Almost every morning before he starts work, South Korea’s new president stops to chat with a scrum of journalists camped in the lobby of his presidential office. Standing on a red carpet in front of a row of flashing cameras, boom microphones, and reporters trying to out-shout one another, Yoon Suk Yeol offers opinions on a range of issues, both serious and lighthearted.
Yoon has weighed in on whether the K-Pop group BTS should receive exemptions from mandatory military service. He has commented on when North Korea will conduct its next weapons test. He regularly answers questions about his wife, whose extravagant personna and busy public schedule have drawn constant media scrutiny. On one occasion, he casually invited a reporter to a meal of kimchi stew.
It’s the fulfillment of a campaign promise for Yoon. A conservative political outsider who had never held elected office, Yoon pledged to be more accessible than past South Korean presidents, many of whom were criticized for doing too few media engagements.
While Yoon’s informal communications style would be routine in many countries, it is unprecedented in South Korea. Outside of annual press conferences, South Korean presidents rarely meet the media. When they do, their comments are typically deliberate, formal, and unremarkable.
As a result, Yoon’s so-called “doorstepping” sessions are causing a major stir in South Korean political circles. Critics say his behavior is shallow and undignified, lowering the standards of political etiquette. It’s “childish small talk,” said Yu Hyun-jae, professor of communications at Seoul’s Sogang University. “This kind of casual language may have developed in the United States, but there’s no such culture in Korea,” Yu told VOA.
Even some of Yoon’s conservative allies are uneasy with his unconventional communications style. In an interview with local media, Kim Jong-in, the former head of South Korea’s main conservative party, said Yoon’s remarks have been inappropriately simplistic. Political rhetoric, Kim said, should not be constructed “in a way ordinary people talk." “Since the president’s words are delivered directly to the public, they should be very sophisticated and deliberate," he added.
Setting the agenda
So far, South Korean media are making the most of the new president’s approachability. Yoon’s impromptu remarks dominate political coverage, generating breaking news alerts and sparking fresh news cycles that serve as fodder for heated talk show debates throughout the day.
Some critics worry Yoon will use that feedback loop to frame public debate or create distractions, especially as his political fortunes seem to worsen. Barely a month after taking office, Yoon’s approval rating has already sunk below 45%.
Yoon’s defenders say it’s only natural to use the presidency to set agendas in a democracy, where the power of persuasion is key to enacting policies. Yoon, they argue, is only speaking directly to the people, circumventing media outlets widely seen as biased.
That kind of tactic is increasingly common in democracies around the world. In the United States, ex-President Donald Trump spoke to reporters several times a day and shared his thoughts on a near constant basis using social media.
There’s only one Trump
Some analysts have compared Trump and Yoon, noting both men are relatively non-ideological outsiders with little political experience before becoming president.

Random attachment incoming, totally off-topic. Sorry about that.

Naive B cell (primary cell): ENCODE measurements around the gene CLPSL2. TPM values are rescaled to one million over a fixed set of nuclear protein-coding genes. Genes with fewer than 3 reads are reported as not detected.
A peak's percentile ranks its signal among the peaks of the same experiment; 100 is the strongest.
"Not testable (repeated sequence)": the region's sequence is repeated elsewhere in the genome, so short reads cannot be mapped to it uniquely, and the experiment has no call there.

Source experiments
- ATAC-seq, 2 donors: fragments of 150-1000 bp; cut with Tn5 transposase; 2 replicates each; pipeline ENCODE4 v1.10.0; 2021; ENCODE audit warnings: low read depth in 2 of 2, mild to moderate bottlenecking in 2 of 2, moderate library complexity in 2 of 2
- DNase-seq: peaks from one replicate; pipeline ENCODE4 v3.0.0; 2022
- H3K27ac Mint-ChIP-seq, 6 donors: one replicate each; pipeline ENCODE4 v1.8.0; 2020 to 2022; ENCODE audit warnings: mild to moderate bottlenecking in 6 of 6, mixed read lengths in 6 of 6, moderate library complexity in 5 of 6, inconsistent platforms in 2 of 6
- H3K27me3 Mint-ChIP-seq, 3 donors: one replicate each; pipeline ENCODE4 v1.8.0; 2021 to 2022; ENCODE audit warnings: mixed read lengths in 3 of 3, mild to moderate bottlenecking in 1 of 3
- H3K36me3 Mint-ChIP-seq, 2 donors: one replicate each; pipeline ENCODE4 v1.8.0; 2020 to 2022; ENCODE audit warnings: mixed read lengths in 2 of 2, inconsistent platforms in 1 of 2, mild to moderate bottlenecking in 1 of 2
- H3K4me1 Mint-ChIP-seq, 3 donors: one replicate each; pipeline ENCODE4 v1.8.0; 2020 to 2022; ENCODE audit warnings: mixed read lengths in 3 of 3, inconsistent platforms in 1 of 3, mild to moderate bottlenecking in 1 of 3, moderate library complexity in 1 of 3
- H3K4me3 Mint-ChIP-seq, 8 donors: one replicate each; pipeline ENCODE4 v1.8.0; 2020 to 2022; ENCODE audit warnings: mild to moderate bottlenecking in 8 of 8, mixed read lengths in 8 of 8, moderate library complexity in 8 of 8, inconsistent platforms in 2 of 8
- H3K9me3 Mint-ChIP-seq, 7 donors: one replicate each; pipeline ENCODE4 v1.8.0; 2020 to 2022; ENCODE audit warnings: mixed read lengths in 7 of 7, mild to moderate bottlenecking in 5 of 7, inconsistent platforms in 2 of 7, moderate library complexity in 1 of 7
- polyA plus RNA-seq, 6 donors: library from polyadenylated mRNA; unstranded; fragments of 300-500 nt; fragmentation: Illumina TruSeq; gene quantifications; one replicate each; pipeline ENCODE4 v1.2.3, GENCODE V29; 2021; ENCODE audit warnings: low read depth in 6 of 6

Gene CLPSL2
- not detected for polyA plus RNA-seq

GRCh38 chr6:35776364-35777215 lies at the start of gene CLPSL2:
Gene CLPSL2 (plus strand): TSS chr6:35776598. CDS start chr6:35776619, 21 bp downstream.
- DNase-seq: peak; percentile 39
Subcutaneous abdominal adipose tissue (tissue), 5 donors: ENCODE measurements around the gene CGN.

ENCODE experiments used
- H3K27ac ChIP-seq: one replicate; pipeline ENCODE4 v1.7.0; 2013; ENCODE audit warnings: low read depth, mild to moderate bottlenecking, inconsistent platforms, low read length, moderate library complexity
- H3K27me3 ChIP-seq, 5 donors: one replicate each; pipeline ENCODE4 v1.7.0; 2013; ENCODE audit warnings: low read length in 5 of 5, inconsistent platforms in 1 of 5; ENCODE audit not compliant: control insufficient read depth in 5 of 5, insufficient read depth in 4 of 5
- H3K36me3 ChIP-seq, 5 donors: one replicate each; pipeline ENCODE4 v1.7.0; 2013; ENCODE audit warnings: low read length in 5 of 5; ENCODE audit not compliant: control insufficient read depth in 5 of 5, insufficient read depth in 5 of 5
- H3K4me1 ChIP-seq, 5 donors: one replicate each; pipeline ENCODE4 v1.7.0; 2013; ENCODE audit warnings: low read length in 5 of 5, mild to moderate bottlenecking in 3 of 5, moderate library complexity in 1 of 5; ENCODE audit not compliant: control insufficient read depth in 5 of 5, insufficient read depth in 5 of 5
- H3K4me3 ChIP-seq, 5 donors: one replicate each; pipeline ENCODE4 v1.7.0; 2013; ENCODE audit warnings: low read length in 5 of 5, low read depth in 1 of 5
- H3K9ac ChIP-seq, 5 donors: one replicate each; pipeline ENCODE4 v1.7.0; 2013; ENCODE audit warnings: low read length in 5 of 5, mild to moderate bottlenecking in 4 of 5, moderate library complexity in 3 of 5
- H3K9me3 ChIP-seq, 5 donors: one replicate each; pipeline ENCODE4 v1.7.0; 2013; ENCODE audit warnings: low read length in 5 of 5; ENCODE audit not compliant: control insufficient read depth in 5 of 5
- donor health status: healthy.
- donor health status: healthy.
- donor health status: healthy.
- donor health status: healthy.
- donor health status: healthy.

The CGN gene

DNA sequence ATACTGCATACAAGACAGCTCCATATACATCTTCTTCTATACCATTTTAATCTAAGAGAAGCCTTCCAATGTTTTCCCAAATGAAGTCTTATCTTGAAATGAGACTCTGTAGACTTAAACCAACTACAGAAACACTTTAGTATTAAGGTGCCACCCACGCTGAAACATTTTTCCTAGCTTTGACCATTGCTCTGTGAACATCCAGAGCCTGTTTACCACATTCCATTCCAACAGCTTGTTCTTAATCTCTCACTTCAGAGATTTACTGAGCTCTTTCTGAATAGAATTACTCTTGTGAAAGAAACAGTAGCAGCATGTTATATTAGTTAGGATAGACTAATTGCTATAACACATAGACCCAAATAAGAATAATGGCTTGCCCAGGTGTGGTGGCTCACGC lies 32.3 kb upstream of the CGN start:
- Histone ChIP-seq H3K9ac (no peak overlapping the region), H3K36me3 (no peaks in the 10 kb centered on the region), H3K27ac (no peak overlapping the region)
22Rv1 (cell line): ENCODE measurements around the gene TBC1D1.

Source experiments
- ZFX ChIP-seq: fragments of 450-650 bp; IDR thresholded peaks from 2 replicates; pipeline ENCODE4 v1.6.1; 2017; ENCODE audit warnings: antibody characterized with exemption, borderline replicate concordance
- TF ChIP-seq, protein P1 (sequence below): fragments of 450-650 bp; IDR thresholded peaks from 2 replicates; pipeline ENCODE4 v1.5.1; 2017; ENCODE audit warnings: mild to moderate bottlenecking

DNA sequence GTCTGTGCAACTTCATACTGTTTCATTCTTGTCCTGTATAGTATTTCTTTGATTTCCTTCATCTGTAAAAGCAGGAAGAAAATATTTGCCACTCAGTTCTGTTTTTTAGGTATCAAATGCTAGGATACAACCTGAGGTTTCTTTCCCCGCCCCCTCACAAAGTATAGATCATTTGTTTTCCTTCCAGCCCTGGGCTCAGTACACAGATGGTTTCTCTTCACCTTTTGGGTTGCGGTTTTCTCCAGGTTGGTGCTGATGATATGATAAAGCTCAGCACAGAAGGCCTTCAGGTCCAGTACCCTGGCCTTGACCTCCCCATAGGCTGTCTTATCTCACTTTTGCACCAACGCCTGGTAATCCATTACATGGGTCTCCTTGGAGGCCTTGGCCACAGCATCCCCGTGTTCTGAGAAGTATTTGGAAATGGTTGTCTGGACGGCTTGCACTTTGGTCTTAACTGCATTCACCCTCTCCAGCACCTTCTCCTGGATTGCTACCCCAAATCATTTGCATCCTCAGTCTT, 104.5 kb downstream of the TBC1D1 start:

But the comparison only goes so far. Whereas Trump, a former TV game show host, had decades of working with or in the media, the ex-prosecutor Yoon often appears uncomfortable in front of the camera. Many of his allies fear he will make gaffes.
Another difference: Yoon does not employ social media in the same way as Trump, who would often use Twitter to lob highly personal insults at his critics and rivals.
“Trump’s outreach was usually to obfuscate or self-promote,” whereas Yoon “seems to be answering questions seriously and making a good faith effort,” said Robert Kelly, a professor of political science at South Korea’s Pusan National University.
“Any president in a democracy has massive agenda-setting power — the bully pulpit and all that. I don’t find that a big deal,” Kelly added. “If Yoon is monopolizing the discussion, [Korean lawmakers] can push back.”
But concerns about Yoon’s media approach may linger, in part because of the young nature of South Korea’s democracy. In the view of one journalist at a left-leaning newspaper, many South Koreans remember the country’s previous military rule, when newspapers dutifully published the president’s words on their front pages every morning. While today’s dynamic may be fundamentally different, Yoon’s approach still makes many Koreans uncomfortable, said the journalist, who did not receive permission to discuss the issue publicly.
As a solution, the Kwanhun Club, a non-partisan association of Korean journalists, proposes reducing the size of the media pool camped outside Yoon’s office. Such a restructuring, the organization says, would make the doorstepping sessions more substantive, in part by improving the quality of questions. The presidential office has not yet responded to the proposal, the Kwanhun Club said.
In the meantime, Yoon appears to be getting more comfortable engaging the media. In recent weeks, his doorstepping sessions have lasted for a longer time — giving both his supporters and critics more to debate.
“It could be regarded as positive if he is trying new things,” said Lee Junhan, a professor at Incheon National University. “But if it merely ends up being a show, that’s a problem.”